DALLAS, June 18 (UPI) -- News flash: ads work. Ads about tobacco can affect teenage behavior. The tobacco companies have known this all along.
The tobacco companies are suing 44 states. Big Tobacco is furious over the anti-smoking ads that are part of, and paid for, by the multibillion-dollar settlement of the litigation brought by the State Attorneys General against the big tobacco companies.
These lawsuits object to the public health ads, saying they portray the executives of the tobacco companies as scheming and evil. One ad shows executives figuring out how many new smokers they need each year to replace those who die. My favorite ad highlights that cigarettes contain the chemical urea. One of the actors repeatedly calls the headquarters of Lorillard saying he's a dog walker and can supply them with all the dog urine they need. Lorillard put out a press release saying, "We do not put dog urine in our cigarettes," winning one of last year's BIMBO awards for a denial that makes the listener believe the opposite.
The first real gripe is that the ads are working. California's youth smoking rate, at 5.9 percent is now the nation's lowest rate. And, showing that ads aimed at teenagers are indeed seen by adults, the state's adult smoking rate has fallen from 22.9 percent in 1988 to 16.6 percent, making it the second lowest in the country.
One of the tobacco company lawyers said in court that the ads should "aim to share health concerns," in other words, be boring Public Service Announcement type ads. Here's the sad news about those ads: they don't work. To change behavior, you have to get the attention of the target audience and motivate them. Kids don't want to be educated. They want to feel hip. They want to think they're in control. Showing tobacco company executives attempting to bamboozle them and being patronizing is a great way to get teenagers to say, "No way you're doing that to me." And the tobacco companies know that.
They've told us so. Daniel Donahue, general counsel of the R.J. Reynolds Company, says the company objects to the ads that portray "fictionalized settings" and that "portray fiction as fact." And just what do their ads do? Think of all the tobacco ads that show impossibly lovely, fit young men and woman flitting around, relaxing, and smiling. If that isn't "fiction as fact," what is?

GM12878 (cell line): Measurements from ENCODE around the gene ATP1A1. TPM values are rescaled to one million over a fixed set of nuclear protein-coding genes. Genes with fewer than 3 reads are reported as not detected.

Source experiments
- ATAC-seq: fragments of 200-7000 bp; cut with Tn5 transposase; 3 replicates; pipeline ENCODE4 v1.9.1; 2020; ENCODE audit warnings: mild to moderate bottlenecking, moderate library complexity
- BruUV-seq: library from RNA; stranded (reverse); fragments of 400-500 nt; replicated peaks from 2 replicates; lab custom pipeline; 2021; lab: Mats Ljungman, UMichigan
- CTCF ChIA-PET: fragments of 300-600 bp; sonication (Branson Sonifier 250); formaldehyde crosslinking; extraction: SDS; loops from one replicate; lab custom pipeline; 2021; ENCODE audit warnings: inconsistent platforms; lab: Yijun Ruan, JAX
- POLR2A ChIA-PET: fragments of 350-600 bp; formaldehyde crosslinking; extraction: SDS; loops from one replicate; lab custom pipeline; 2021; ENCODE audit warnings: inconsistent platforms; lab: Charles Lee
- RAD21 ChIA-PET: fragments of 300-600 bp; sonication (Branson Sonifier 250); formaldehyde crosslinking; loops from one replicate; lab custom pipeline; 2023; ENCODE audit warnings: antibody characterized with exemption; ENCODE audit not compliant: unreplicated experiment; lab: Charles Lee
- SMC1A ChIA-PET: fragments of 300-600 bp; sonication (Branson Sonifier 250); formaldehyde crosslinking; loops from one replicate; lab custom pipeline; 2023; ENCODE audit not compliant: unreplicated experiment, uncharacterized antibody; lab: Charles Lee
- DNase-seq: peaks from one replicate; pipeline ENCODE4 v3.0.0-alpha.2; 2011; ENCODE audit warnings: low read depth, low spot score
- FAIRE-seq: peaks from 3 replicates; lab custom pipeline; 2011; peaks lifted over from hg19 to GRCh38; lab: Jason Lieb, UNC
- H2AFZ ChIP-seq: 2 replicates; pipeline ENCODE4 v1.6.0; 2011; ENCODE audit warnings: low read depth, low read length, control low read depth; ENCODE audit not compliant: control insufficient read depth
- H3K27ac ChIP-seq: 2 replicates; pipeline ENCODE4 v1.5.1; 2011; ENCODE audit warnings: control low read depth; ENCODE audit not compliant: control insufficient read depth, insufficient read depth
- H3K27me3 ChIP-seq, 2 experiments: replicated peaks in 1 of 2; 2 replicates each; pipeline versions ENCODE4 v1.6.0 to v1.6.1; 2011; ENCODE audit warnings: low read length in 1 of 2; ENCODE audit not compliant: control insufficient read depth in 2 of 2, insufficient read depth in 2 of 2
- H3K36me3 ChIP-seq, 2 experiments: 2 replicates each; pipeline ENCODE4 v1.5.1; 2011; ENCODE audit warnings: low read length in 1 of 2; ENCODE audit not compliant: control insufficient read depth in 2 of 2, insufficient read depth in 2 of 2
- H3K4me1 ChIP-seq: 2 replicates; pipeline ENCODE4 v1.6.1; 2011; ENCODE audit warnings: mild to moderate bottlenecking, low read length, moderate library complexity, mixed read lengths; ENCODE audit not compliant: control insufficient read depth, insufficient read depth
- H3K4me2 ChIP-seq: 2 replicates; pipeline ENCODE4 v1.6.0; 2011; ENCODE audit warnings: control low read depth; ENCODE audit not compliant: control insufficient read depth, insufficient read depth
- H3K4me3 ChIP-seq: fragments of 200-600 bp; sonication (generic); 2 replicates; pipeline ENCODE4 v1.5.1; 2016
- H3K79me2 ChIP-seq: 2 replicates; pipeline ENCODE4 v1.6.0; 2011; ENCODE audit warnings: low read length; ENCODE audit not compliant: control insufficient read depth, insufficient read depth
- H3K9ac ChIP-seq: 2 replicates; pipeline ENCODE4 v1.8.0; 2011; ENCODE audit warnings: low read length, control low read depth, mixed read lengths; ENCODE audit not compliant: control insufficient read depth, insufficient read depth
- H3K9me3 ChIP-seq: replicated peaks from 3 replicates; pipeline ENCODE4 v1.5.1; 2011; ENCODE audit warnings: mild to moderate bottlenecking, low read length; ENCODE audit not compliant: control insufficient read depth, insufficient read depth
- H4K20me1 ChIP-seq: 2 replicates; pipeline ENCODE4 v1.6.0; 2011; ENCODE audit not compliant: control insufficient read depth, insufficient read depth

And talk about "fictionalized settings," those beaches, meadows and parties where they film the cigarette ads exist only on the advertising sets. Check out an ad for Winston, which has a gorgeous, 20s-ish woman holding down a man on a beach blanket. She's looking at him with obvious intentions, and the cut line says "Hostile takeover."
The tobacco companies have always said they don't target teens, and they point to the fact that they don't advertise on TV or in magazines like Seventeen, which are directly aimed at teens. But open the May 19th Sports Illustrated, with Jason Kidd on the cover, and there's a two-page spread for Salems, and a full-page ad for Dorals on page 22. (The Doral ad is a little strange given last year's controversy over dog urine. It shows a Jack Russell terrier looking at a long row of fire hydrants.)
You'll find ads in women's magazines and other magazines. The tobacco companies advertise in publications that teens read and consider "grown-up." It reinforces the idea that it's adult to smoke.
These lawsuits speak volumes about the real intentions of the tobacco companies. They agreed to the settlement because they thought they could raise prices, which they did, and ignore the public health campaign they expected. The "hostile takeover" beach ad described above contains two large boxes, one saying "No additives in our tobacco does NOT mean a safer cigarette," and the other says, "SURGEON GENERAL'S WARNING: Smoking by Pregnant Woman May Result in Fetal Injury, Premature Birth and Low Birth Weight." Those warnings have been mandated for years, and consumers ignore them. The bare-chested man on the blanket smiling at the bra and hip hugger jeans-clad woman may be worrying about something premature, but it's not birth.
Consumer groups and plaintiffs have always complained that the tobacco companies try to intimidate those who oppose smoking and that they use their ability to spend millions on legal stalling tactics. This recent round of lawsuits only validates those claims.
Merrie Spaeth, irector of Media Relations for President Reagan, is president of a Dallas-based consulting firm and a regular commentator on public radio and television.